The smarts consistently praise Vince McMahon, glorifying himrightly soas the prototypical capitalist businessman. Then, in the same breath, they crudely condemn any wrestler who operates out of self-interest. Its a peculiar double-standard. Apparently, they believe its perfectly acceptable for McMahon to act in the best interest of his company, but its a grave sin for a wrestler to act unlike a do-as-your-told communal drone. Vince McMahons estimated net worth has hovered around the billion dollar mark, thanks to the wrestling industry. Meanwhile, the wrestlers are barred from unionizing, get no pension or retirement fund, and an extremely high number of them fail to live past the age of 50. Could it be that whats in the best interest of Vince McMahon isnt always in the best interest of the wrestlers? And in this light, how can anyone on the outside condemn Bill Goldberg for standing up for his best interest, rather then relying on others to stand up for him?
Bill Goldberg cant do it all. He cant snarl menacing one moment, cut a promo that evokes a wide range of emotion the next, and cap it off with a dazzling array of aerial wrestling maneuvers. But this shouldnt be a source of dismay. Bill Goldberg is Mark McGwire, a homerun hitter with massive arms. And as long as there are others in the lineup who can pitch, sprint, and bunt, theres always going to be room for a player with a big bat. Asking Mark McGwire to stretch a grounder into a double is insanea terrible misallocation of your resources.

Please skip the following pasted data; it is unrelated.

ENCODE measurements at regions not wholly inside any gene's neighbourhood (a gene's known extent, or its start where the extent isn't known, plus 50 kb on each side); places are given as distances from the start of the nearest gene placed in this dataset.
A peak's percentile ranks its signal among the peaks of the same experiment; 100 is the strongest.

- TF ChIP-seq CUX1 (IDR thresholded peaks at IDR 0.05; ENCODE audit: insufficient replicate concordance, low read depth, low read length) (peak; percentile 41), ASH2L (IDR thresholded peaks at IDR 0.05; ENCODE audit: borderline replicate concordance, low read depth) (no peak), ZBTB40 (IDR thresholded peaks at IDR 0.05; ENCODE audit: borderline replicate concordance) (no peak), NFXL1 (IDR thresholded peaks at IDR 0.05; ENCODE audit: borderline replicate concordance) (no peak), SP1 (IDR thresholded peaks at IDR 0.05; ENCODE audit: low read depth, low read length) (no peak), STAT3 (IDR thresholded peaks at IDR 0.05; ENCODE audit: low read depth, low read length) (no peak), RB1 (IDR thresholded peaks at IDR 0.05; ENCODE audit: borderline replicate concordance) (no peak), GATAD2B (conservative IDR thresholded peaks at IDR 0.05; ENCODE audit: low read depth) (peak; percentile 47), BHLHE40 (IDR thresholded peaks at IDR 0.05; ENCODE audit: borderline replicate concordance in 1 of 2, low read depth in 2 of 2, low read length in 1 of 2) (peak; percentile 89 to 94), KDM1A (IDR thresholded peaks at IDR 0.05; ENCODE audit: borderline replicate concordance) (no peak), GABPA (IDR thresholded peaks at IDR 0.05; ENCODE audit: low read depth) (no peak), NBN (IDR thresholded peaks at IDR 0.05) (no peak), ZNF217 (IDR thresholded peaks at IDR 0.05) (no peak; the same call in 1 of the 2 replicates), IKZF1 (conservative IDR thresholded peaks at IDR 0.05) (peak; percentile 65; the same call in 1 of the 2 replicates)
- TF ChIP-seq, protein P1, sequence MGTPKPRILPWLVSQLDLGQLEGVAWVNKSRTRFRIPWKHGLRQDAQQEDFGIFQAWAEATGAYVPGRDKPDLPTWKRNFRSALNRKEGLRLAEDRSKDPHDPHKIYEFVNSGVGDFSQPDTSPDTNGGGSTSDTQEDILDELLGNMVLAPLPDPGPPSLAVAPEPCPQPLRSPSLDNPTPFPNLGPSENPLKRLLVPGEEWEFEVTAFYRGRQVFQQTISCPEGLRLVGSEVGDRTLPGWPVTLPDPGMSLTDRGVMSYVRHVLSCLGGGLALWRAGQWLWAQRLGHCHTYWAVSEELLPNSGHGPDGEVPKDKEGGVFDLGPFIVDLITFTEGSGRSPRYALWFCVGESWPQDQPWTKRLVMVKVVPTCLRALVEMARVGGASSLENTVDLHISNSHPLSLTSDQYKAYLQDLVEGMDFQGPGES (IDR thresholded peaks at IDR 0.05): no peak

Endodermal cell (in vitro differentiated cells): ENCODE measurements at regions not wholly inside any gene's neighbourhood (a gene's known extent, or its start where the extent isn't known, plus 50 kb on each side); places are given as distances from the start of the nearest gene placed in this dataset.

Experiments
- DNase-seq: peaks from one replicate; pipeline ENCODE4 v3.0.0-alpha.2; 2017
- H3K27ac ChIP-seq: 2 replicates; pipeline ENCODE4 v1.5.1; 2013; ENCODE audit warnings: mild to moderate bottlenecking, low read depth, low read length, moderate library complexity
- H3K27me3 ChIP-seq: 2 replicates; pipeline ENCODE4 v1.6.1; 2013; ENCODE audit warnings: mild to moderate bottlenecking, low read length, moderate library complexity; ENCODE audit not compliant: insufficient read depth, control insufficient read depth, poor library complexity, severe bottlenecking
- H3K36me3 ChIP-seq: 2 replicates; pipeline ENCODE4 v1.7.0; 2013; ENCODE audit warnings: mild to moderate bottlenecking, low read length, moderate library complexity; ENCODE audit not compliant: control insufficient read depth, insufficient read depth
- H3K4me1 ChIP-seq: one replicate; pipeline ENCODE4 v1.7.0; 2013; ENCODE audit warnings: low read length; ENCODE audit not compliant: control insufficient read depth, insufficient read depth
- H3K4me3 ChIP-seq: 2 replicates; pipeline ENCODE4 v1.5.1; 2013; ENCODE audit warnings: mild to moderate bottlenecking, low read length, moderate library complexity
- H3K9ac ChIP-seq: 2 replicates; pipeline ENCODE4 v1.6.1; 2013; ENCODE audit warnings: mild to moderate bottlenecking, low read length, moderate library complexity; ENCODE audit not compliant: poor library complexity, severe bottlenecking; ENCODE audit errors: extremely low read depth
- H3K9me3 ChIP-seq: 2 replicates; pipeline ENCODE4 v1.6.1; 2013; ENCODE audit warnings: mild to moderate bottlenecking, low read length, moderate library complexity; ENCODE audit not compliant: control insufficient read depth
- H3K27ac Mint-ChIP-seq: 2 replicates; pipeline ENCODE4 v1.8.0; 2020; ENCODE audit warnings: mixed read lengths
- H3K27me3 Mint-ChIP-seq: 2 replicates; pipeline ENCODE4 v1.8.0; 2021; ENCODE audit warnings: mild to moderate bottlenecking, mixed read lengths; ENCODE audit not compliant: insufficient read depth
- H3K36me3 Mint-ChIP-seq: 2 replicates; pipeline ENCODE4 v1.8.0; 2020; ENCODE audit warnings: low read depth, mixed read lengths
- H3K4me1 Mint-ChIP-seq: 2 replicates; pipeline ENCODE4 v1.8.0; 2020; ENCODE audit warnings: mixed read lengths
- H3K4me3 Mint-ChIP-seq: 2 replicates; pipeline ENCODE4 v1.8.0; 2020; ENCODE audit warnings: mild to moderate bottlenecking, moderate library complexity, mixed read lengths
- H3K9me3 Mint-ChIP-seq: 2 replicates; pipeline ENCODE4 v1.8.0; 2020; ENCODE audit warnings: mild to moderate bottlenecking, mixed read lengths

Perhaps the greatest limitation of the smart community is their inability to deduce the most basic truisms of the wrestling industry. And because of this sizable cerebral impediment, they remain a marginalized minority in all facets of professional wrestling that dont involve computers. Which renders them, of all ironies, as one dimensional as Bill Goldberg.
I think this article is well written, and right on in many places. I do have one problem with it- it assumes that the average fan wants to see goldberg destroy some little guy instead of watching beniot put on a great match. I think the formula he put out there (big face destroys heel, attractive women walk around for the croud) is now outdated, as shown by the wwe's declining ratings. i think vince still believes its the formula, but the ratings continue to fall the more he goes to it... Obviously something different needs to be put out there- Goldberg was a great rating's draw at one point, but now its time to build in a direction with more promise. As someone who was at the Royal Rumble pay per view and saw the kind of cheers that beniot got, i would say that the fans want to see beniot wrestle a lot more than they want to see goldberg speer lance storm to oblivision (i was also at backlash, where the fans were basically uninterested in goldberg).
Well, I hope you don't ban me but that's your call. I enjoy posting here and would like to stay.
I thought this was a good artical with an interesting point of view. I wanted to share it with others and also not link another webpage, as not upset CRZ or anyone else. I hope no one is offended because that wasn't my goal. But it seemed like an artical wrestling fans would like.
The problem is, The Sandman isn't a household name, so it would only appeal to a limited crowd (not that their fanbase is SO huge anymore, but still)... If it had happened towards the end of ECW, I would agree with you.